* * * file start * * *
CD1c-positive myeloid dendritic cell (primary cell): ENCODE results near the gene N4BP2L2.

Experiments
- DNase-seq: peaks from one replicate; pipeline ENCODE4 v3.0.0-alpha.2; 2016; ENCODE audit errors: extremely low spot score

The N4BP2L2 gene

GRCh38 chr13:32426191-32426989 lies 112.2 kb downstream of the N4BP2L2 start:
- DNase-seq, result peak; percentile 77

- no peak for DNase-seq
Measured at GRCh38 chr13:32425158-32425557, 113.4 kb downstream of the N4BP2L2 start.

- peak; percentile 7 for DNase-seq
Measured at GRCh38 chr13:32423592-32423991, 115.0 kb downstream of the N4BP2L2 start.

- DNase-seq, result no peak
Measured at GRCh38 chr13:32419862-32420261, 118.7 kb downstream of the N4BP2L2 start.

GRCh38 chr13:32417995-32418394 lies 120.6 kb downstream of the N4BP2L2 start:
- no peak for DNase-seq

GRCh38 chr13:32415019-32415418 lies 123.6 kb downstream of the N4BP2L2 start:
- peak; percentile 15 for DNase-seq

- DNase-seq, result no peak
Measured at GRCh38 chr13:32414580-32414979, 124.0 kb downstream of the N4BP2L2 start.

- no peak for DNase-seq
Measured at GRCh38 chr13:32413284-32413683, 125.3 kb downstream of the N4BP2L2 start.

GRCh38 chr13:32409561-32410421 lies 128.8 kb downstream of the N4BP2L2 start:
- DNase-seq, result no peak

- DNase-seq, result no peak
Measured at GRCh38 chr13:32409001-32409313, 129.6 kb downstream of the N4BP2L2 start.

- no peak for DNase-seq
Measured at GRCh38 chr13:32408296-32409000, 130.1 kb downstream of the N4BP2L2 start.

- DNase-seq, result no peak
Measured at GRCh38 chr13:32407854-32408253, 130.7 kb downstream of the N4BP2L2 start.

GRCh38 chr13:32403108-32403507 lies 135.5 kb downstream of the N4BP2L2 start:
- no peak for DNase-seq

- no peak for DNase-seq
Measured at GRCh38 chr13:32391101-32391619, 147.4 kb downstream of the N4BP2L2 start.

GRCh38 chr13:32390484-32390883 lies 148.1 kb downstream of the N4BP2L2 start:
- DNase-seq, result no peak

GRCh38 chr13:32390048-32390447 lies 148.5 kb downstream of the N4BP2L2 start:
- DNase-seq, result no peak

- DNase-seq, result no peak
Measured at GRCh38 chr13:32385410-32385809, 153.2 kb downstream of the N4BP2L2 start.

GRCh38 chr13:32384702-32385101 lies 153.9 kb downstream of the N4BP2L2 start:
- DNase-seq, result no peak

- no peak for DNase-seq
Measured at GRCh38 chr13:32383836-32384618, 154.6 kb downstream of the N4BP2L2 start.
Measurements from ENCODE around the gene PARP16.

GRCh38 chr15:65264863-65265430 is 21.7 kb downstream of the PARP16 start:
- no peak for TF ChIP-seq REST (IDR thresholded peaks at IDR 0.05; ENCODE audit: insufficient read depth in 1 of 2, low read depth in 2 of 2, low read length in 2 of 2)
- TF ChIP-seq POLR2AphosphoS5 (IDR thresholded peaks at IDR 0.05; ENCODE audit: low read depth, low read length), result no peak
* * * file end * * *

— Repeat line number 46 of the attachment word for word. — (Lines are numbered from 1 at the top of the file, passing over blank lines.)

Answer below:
- TF ChIP-seq POLR2AphosphoS5 (IDR thresholded peaks at IDR 0.05; ENCODE audit: low read depth, low read length), result no peak